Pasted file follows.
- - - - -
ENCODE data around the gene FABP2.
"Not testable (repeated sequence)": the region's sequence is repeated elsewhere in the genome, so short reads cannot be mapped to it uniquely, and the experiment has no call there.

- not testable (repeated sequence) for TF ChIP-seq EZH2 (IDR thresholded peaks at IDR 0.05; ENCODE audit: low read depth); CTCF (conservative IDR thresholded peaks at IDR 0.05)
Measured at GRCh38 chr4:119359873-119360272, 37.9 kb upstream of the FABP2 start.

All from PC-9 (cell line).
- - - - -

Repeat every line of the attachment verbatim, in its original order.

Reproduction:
ENCODE data around the gene FABP2.
"Not testable (repeated sequence)": the region's sequence is repeated elsewhere in the genome, so short reads cannot be mapped to it uniquely, and the experiment has no call there.

- not testable (repeated sequence) for TF ChIP-seq EZH2 (IDR thresholded peaks at IDR 0.05; ENCODE audit: low read depth); CTCF (conservative IDR thresholded peaks at IDR 0.05)
Measured at GRCh38 chr4:119359873-119360272, 37.9 kb upstream of the FABP2 start.

All from PC-9 (cell line).